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COLUMN

Why Jane Swift Should Resign

Michael J. Ring

Last August, when Massachusetts Port Authority chief Peter Blute was caught spending public funds on his now-infamous “booze cruise,” Lieutenant Governor Jane Swift rushed to the cameras to announce Blute’s (forced) resignation. “Both the governor and I take very seriously the public trust placed in us and we will not tolerate any breaking of that trust by anyone associated with our administration,” she said, and further declared, “utilizing state resources for personal use is not acceptable.”

But when Jane Swift wants to spend taxpayer money on her personal use, and use her underlings to run her errands and babysit her daughter, that is her prerogative as the lieutenant governor.

And her response to those who dare question her judgment or lack thereof? “It’s not always easy and convenient for me to just pop in and out of errands like it is for everyone else.”

Excuse us, Your Majesty.

Last week, Jane Swift got caught with her head too far in the public trough. It was learned she used her staff to run errands and even asked them to babysit. She asked staffers to take vacation days in order to help her move. And she used a State Police helicopter to fly home to Western Massachusetts for Thanksgiving, rather than crawl with her constituents along the Massachusetts Turnpike on one of the busiest travel days of the year.

Swift claims the staffers volunteered as movers and babysitters, and therefore that there was nothing wrong with the practice. Of course, Swift conveniently forgets that when a boss asks an employee to perform a task, that task cannot be viewed as “voluntary” at all. Staffers eager for a raise or promotion will obviously feel obligated to do whatever the boss demands no matter how tedious or ludicrous the task. Asking state workers to waste their time to do her personal bidding is an ethical lapse on the part of Swift.

Yes, these are minor transgressions. These sins are not perjury or obstruction of justice. An apology, and a check reimbursing the state for the use of the helicopter and lost staff hours, would normally suffice.

But these aren’t normal circumstances, for these are not the standards to which Jane Swift has chosen to hold the rest of the administration. Instead she has led the drumbeat to sack state officials doing even a hint of something wrong or unethical.

On a trade mission to Mexico, Massport board member James Carangelo was caught making sexist jokes -- an action that was in poor taste but certainly not illegal. Swift made sure he was not reappointed to the Massport board.

When Blute was caught in the booze cruise scandal, Swift wasted no time in announcing Blute’s departure. Although Blute was remorseful and repentant and fully admitted his actions were unethical, and quickly paid back the state the $800 of Massport funds used to charter the cruise, the lieutenant governor still decided Peter Blute had to go.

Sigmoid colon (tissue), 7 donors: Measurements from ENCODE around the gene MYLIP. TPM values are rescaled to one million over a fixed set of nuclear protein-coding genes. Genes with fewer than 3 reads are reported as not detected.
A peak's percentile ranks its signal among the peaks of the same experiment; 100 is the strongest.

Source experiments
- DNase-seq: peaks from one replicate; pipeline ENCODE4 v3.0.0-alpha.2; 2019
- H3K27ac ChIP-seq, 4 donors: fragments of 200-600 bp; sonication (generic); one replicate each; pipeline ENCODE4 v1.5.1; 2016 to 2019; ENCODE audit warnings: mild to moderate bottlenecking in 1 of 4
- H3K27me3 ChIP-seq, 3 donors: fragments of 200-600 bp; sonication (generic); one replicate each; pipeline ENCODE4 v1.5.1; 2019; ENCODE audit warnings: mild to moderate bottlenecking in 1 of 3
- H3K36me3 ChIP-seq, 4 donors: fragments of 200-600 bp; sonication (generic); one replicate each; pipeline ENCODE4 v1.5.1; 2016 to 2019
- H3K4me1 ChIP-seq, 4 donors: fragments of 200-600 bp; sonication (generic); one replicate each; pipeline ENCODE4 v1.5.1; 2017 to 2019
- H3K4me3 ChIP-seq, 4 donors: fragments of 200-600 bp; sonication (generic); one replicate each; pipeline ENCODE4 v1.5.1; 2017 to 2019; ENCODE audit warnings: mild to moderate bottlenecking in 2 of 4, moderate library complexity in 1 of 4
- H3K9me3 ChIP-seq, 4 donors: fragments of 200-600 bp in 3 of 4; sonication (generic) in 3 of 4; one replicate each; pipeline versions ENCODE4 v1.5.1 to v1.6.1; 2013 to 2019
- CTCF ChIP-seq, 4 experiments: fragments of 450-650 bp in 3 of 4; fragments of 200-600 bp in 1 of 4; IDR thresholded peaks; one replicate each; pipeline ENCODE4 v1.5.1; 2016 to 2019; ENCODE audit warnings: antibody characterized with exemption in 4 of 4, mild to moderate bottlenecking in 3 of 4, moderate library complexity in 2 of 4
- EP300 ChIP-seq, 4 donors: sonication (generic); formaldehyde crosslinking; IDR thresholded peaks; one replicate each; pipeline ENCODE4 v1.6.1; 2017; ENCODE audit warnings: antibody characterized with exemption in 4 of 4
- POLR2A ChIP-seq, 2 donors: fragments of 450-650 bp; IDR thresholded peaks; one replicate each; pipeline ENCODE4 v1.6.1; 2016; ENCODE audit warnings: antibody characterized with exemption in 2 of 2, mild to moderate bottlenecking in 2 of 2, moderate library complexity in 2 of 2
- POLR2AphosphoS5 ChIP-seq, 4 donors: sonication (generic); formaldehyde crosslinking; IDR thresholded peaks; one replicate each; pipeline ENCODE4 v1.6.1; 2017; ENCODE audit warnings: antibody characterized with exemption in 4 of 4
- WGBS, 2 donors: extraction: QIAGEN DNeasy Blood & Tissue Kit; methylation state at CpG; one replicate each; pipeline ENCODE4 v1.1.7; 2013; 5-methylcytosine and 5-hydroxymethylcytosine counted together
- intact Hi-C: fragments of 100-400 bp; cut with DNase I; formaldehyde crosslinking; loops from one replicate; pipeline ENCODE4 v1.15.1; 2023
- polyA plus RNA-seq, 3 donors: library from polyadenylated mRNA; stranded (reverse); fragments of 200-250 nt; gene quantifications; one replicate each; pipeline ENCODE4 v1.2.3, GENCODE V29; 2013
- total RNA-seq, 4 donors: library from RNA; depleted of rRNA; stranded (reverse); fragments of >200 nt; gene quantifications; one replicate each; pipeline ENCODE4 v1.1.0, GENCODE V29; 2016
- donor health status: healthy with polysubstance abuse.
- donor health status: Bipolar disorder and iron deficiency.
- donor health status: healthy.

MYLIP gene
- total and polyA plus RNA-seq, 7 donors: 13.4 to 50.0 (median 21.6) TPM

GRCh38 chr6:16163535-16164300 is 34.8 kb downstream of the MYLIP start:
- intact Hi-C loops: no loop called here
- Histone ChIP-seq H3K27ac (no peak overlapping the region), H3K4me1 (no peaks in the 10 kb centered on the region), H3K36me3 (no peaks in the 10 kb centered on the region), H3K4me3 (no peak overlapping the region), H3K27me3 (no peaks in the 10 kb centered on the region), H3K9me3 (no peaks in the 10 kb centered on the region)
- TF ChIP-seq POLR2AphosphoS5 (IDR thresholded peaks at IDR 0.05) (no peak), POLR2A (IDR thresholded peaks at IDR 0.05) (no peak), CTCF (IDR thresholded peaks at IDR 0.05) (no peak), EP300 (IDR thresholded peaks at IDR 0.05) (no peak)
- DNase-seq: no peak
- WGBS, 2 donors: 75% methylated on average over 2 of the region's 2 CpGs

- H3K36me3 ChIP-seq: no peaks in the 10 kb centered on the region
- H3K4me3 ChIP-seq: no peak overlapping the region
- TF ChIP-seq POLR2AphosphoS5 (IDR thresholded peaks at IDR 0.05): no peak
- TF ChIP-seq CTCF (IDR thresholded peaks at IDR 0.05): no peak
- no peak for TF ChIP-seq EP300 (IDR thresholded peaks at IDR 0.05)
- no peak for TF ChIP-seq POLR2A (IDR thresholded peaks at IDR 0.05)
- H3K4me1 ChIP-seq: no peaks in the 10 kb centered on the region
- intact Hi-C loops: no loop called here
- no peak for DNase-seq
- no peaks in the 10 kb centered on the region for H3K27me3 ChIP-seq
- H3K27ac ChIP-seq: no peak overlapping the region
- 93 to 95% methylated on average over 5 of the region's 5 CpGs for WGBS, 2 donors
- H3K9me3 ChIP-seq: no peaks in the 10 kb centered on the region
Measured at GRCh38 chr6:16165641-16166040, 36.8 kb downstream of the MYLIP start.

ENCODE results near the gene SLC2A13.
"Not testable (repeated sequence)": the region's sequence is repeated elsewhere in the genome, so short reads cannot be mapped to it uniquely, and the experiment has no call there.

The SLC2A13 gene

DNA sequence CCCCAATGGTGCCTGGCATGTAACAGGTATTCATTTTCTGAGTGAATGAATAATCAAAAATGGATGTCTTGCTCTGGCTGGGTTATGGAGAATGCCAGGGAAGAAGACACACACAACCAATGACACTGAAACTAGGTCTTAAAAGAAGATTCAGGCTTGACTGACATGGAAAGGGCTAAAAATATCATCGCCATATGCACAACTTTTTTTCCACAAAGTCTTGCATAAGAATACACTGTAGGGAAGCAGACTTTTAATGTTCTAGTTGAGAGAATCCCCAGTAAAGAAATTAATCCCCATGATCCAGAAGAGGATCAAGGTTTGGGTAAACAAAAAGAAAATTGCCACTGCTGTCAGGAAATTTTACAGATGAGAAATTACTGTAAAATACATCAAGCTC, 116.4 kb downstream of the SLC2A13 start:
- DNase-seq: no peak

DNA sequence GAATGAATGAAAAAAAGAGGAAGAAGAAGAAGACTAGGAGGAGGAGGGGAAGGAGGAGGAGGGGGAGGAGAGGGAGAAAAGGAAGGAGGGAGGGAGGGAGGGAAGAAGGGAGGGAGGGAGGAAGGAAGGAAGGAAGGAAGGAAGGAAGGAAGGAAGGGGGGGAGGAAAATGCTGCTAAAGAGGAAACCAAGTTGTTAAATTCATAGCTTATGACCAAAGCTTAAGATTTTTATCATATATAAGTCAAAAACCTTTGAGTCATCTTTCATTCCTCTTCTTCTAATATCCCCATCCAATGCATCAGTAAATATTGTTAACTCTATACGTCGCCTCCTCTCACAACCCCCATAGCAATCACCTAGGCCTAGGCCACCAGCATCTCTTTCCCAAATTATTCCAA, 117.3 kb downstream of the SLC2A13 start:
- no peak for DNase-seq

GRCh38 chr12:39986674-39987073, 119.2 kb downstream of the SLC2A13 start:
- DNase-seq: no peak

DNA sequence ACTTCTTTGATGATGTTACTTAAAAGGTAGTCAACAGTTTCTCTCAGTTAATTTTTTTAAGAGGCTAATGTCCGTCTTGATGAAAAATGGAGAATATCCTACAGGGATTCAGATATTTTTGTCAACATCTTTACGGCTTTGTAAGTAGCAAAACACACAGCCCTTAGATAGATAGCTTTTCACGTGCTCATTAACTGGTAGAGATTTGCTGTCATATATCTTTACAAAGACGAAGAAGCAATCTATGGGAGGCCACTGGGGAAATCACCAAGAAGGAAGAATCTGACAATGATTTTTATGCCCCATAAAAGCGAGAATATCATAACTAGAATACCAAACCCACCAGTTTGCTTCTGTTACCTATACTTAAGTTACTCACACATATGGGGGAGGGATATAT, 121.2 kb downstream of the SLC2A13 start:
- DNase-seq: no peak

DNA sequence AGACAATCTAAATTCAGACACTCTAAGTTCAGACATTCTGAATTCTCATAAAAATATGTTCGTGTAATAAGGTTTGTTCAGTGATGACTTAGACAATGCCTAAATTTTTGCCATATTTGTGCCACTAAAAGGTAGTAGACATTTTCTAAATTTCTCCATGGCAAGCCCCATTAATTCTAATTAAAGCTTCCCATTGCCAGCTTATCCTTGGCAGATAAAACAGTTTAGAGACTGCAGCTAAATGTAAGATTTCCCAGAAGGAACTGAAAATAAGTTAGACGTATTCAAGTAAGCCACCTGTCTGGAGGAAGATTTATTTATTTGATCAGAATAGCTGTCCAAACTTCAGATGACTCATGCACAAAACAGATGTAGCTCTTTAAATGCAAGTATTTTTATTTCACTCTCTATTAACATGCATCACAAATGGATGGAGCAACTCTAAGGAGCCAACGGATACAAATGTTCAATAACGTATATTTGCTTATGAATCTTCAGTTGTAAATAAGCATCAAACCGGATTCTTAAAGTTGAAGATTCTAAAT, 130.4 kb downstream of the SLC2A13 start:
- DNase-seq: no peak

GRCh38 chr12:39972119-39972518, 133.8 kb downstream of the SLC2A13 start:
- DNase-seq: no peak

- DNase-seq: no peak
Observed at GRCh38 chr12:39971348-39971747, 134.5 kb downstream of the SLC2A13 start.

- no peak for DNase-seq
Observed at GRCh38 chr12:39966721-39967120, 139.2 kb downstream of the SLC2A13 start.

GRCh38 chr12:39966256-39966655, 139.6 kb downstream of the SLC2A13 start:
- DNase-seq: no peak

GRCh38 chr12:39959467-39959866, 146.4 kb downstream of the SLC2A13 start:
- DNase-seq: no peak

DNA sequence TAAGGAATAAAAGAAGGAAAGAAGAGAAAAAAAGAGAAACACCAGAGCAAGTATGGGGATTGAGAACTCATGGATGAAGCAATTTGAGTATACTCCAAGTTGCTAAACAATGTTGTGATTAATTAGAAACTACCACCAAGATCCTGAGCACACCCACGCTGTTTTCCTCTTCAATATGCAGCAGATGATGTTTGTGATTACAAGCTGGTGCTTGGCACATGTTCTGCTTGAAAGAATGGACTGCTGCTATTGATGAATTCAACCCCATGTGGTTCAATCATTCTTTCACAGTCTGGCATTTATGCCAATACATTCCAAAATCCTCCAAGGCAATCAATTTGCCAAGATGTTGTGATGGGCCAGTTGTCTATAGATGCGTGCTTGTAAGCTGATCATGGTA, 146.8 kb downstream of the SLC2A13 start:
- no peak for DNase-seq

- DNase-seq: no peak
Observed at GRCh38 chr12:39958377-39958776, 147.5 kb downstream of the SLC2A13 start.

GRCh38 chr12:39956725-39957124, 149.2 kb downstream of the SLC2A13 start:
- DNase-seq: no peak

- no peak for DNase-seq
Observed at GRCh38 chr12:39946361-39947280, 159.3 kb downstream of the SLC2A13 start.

Now Swift has misused public funds of her own (the wasted staffer time and cost of using the helicopter is probably much higher than $800) and she is unrepentant and unwilling to repay the state for the services she used, but has decided she should stay.

Swift has tried to float two excuses to justify her behavior -- the demands of the position of lieutenant governor and the difficulties of the working mother. Neither excuse justifies her actions.

Anyone who knows anything about Massachusetts state government knows the excuse that Swift’s job is demanding is laughable. Remember, she says she can’t pop in and out of errands like the rest of the world. But the lieutenant governor has exactly one constitutional duty -- presiding over meetings of the Governor’s Council, an obscure executive body. Otherwise all her job constitutionally entails is waiting for Governor Paul Cellucci to accept a Cabinet post in the George W. Bush administration.

As for the second excuse, Jane Swift is hardly the typical working mother. Swift makes $75,000 a year as lieutenant governor, and a hefty raise is expected to be passed this year. Further, she has a stay-at-home husband who is able to watch their daughter most of the time. Most of Swift’s constituents don’t make $75,000, and yet two-working-parent households in much tighter time and money binds than Swift manage to find child care arrangements.

And finally, remember that Swift has chosen to give these excuses -- and argue that she’s much more important and her job so much tougher than everyone else -- rather than apologize.

Jane Swift’s ethical lapses don’t rank with those of Nixon and Clinton. She won’t be the last politician caught with her hand in the cookie jar. But as Swift was the one who set such high ethical standards so as to cause the removal of two state officials for equal or lesser violations, she deserves to pay the same price for her transgressions. Consistency with her own standards demands nothing less. Jane Swift has lost credibility as a leader, and she should resign as lieutenant governor of Massachusetts.